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Bridgett Lewis on sidewalk vending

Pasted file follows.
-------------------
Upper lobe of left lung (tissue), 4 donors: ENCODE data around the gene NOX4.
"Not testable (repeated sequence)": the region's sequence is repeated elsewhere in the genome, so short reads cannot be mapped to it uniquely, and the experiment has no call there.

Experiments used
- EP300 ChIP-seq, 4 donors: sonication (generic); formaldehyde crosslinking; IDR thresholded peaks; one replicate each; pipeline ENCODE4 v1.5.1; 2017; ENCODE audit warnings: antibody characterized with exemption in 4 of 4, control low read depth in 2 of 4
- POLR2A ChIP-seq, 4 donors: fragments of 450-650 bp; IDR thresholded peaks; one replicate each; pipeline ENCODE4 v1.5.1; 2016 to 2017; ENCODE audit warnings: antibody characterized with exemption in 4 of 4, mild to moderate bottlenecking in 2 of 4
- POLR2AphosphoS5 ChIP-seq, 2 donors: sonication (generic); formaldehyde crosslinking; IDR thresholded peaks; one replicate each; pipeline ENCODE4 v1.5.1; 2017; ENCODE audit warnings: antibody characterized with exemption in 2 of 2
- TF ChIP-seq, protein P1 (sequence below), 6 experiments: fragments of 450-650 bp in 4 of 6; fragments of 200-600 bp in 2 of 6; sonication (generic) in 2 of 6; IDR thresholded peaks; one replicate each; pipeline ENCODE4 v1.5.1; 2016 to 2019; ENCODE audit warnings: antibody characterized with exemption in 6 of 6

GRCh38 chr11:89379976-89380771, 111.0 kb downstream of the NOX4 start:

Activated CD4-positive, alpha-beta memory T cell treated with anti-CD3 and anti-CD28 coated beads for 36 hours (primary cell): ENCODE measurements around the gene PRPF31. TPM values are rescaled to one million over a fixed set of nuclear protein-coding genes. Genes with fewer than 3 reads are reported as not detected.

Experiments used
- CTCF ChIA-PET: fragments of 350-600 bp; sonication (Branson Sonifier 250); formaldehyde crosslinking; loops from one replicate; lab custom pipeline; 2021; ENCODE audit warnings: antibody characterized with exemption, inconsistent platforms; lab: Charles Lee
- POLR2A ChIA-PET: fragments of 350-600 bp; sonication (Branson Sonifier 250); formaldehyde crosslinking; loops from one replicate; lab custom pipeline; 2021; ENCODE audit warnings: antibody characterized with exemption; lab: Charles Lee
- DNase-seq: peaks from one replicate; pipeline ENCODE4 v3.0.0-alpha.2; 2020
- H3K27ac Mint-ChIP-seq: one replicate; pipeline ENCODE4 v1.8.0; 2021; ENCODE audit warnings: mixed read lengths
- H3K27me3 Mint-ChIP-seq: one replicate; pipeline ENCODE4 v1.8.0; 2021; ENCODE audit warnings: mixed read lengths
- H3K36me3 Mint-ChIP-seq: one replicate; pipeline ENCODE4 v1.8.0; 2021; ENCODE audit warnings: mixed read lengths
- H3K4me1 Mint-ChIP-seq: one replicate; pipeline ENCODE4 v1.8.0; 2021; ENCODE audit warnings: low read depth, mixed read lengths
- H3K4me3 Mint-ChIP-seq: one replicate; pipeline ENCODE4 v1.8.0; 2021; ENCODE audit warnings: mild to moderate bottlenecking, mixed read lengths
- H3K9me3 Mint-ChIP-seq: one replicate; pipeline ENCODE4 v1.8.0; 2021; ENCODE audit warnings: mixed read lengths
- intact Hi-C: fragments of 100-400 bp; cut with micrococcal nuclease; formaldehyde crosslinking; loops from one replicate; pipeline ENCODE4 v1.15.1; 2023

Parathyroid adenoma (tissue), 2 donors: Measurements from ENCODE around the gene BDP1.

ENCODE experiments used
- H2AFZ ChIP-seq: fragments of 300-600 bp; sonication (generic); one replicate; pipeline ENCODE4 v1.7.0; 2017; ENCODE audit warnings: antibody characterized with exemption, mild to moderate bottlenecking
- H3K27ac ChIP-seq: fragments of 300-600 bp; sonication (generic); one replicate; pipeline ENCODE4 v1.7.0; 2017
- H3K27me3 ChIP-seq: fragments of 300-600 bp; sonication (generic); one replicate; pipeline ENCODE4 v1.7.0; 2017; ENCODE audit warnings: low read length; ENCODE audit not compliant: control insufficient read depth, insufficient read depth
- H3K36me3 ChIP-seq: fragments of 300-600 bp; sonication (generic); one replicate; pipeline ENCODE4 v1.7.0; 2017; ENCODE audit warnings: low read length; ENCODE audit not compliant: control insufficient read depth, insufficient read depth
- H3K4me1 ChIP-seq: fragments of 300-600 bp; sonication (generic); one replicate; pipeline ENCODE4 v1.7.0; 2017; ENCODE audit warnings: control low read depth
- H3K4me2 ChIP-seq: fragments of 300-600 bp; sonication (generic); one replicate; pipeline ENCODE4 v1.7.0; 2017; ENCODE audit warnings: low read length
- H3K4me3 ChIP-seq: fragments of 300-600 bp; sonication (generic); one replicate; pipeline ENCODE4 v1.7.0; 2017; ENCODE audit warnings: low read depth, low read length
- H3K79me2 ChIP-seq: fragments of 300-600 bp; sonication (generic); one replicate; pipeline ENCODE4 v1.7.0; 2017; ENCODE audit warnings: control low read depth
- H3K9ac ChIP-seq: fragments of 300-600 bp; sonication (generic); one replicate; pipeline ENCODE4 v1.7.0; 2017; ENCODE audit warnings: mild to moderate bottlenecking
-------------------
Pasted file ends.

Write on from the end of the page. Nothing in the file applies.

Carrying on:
District 2’s Bridgett Lewis asked me to share the letter that she is sending constituents concerned with sidewalk vending: Dear Torrance Residents, Illegal sidewalk vending has posed a significant challenge to Torrance. The city continues to receive ongoing complaints from individuals regarding the presence of persons setting up pop-up tents, tables, push carts, and other equipment to sell merchandise or food along City streets and public sidewalks. Safe Sidewalk Vending Act In 2018, the California legislature passed, and the Governor signed Senate Bill 946, also known as the Safe Sidewalk Vending Act ("Act"). The Act added Government Code sections 51036 through 51039 to California law. In its stated effort to promote and support low-income and immigrant communities, the legislature made the following findings and declarations in the Act: 1.    Sidewalk vending provides important entrepreneurship and economic development       opportunities to low-income and immigrant communities. 2.    Sidewalk vending increases access to desired goods, such as culturally significant food       and merchandise. 3.    Sidewalk vending contributes to a safe and dynamic public space. 4.    The safety and welfare of the public are promoted by encouraging local authorities to       support and properly regulate sidewalk vending. 5.    The safety and welfare of the public are promoted by prohibiting criminal penalties for       violations of sidewalk vending ordinances and regulations. Other legislative findings included: •     Criminal penalties. •     Locally imposed barriers to entrepreneurship. •     Interest in ensuring the appropriate regulation and traffic flow for pedestrians are a       statewide concern. This legislation applies to general law cities and charter cities such as the City of Torrance. As such, all local jurisdictions in the state are subject to the Act, and any conflicting local ordinances are unenforceable. Under the Act, which went into effect January 1, 2019, local ordinances may not prohibit sidewalk vendors. However, The City may exercise a certain level of local control over operators. The touchstone of local control over these operations primarily relates to objective health, safety, and welfare concerns. In general, the Act addresses sidewalk vending in four contexts: 1.    Generally 2.    In city-owned parks 3.    Within the vicinity of farmers' markets and swap meets 4.    Within temporary special permit areas The statute defines "sidewalk vendors as persons who sell food or merchandise from a pushcart, stand, display, pedal-driven cart, wagon, showcase, rack, or other non-motorized conveyance, or from one's person, upon a public sidewalk or other pedestrian paths." A sidewalk vendor can be roaming or stationary. Opportunities for Local Ordinances and Control The City Council is committed to researching and adopting legal and enforceable ordinances regarding illegal vending. Under the law, a local municipality may adopt specific objective requirements regulating sidewalk vending time, place, and manner if the conditions are directly related to objective health, safety, or welfare concerns. We are working hard to accomplish this, which will take time, as most legislation does. However, as noted above, the California legislature desired to promote entrepreneurship and limit local control over such activities. As a result, under the Act, local jurisdictions (City of Torrance) may not do the following: 1.    Require a sidewalk vendor to operate within specific parts of the public right-of-way,       except when directly related to "objective health, safety, or welfare concerns. 2.    Prohibit a sidewalk vendor from selling food or merchandise in a park owned or           operated by the local authority. 3.    Restrict sidewalk vendors to operate only in a designated neighborhood or area,       except when the restriction is directly related to objective health, safety, or welfare       concerns. However, stationary sidewalk vendors (as opposed to roaming sidewalk       vendors) may be prohibited in areas zoned exclusively residential. 4.    Restrict the overall number of sidewalk vendors permitted to operate within the local       authority's jurisdiction unless the restriction is directly related to objective health,       safety, or welfare concerns. (This is our main argument regarding vending in       Torrance). 5.    Require a sidewalk vendor first to obtain the consent or approval of any                  non-governmental entity or individual (private business or property owners) before they      can sell food or merchandise. (This may impact items as common as school /youth      fundraising activities.) Enforcement – State Law Criminal penalties for sidewalk vending are prohibited. Instead, a local ordinance violation may only be enforced through an administrative fine and under an "ability-to-pay determination." Failure to pay the administrative fine is not punishable as an infraction or misdemeanor, and the city may not impose additional fines, fees, assessments, or any other financial conditions. Despite the lack of "teeth" to enforcement through such fines and penalties, a local authority may rescind a permit issued to a sidewalk vendor for the term of that permit upon the fourth violation and any subsequent violations. For example, if a seller continues to violate the local ordinance by selling without a permit. In this case, the city may institute another fine schedule not exceeding the following: $250/first violation, $500/second violation, and $1000/third and subsequent violations. If a vendor is cited, the city must notify the violator that they have the right to request an ability-to-pay determination and make instructions available for such a hearing. The city is mandated to accept a payment of 20% of the total amount for satisfaction of the fine(s) if the violator earns less than 125% of the federal poverty line or receives certain means-tested government benefits. The benefits described in Government Code section 68632(a) and (b) include SSI or SSP, CalWORKS, Tribal TANF, SNAP, etc. Alternatively, the local authority may allow the person to complete community service instead of paying the total administrative fine, may waive the fine, or may offer an alternative disposition which we are researching. The Safe Sidewalk Vending Act is designed to promote the opportunity for stationary and roaming sidewalk vending by establishing a comprehensive set of restrictions on local agencies regulating these microbusinesses. The City Council may establish a local program to restrict sidewalk vendors' operations and conduct them in limited ways. Enforcement – City Currently, City of Torrance Environmental Quality Officers roams the city educating illegal sidewalk vendors about their inability to vend, providing educational material on becoming a legal sidewalk vendor, and answering any questions. The city has also recently engaged outside Code Enforcement Officers (CEOs) to assist the city with illegal sidewalk vendors. The CEOs can write administrative citations in those cases where an illegal sidewalk vendor is unwilling to follow city ordinances, and the vendor can be positively identified. Additionally, the city has recently developed a Vendor Task Force. The Vendor Task Force consists of the Torrance Code Enforcement Unit, the Torrance Police Department, and the LA County Public Health Mobile Food Task Force. The Vendor Task Force conducts inspections of illegal food vendors but only operates in Torrance occasionally, as this is a county-led Health Department enforcement operation. In these operations, as allowed under State law, the LA County Public Health Mobile Food Task Force will remove all food and issue an inspection report that includes a hearing date/time for a compliance review of the illegal sidewalk vending. The most recent Vendor Task Force inspection occurred during the evening of December 17, 2022, when the task force contacted two fruit vendors and one taco vendor. The task force removed food from the taco vendor and one fruit vendor. The Vendor Task Force also attempted to contact two other taco vendors. However, the vendors left the area before the group arrived for the inspection. City staff maintains a list of all known illegal sidewalk vendors. Currently, three illegal taco vendors are operating in the evening hours in the city. Illegal taco vendors have been reported on Torrance Boulevard and Anza Avenue, Pacific Coast Highway and Anza Avenue, Sepulveda Boulevard, and Ocean Avenue. Additionally, staff was recently aware of a fourth illegal taco vendor along Maple Avenue close to Sepulveda Boulevard. In addition to the unlawful taco vendors, several fruit and drink vendors are located at various locations and times throughout the city. While the Joint Task Force consistently visits the three illegal taco vendors in coordination with the LA County Public Health Mobile Food Task Force, both agencies continue confiscating their food and equipment. However, most operations return to the exact locations within 48 hours. The fruit and drink vendors are a hit-and-miss, as they are mobile and are only sometimes located at the exact location. However, any food vendor observed during a Joint Task Force inspection is contacted by the team for enforcement action if they are operating illegally. Torrance Police Department is not responsible for enforcing health violations. They will only stand by to provide public safety as the LA County Health Department, and the Task Force conducts legal enforcement actions. If you wish to report an illegal street vendor, you may also reach out to the Los Angeles County Department of Public Health: https://ehservices.publichealth.lacounty.gov/servlet/guestservice=0&formId=4&saveAction=5 or phone at (888) 700-9995 to express your concerns over food safety and lack of health permits for a street vendor. The City and Council are continually examining all possible legal options to address illegal sidewalk vendors and we will keep the public updated on our progress. We are planning a public education session and a city council presentation. I hope this clarifies some concerns. BRIDGETT D. LEWIS Councilmember – Office of the City Council City of Torrance | 3031 Torrance Boulevard | Torrance CA 90503 | 310.781.7668 direct | 310.618.2801 main office BLewis@TorranceCA.gov www.TorranceCA.gov | www.TorranceCA.gov/SocialMedia | www.TorranceCA.gov/COVID19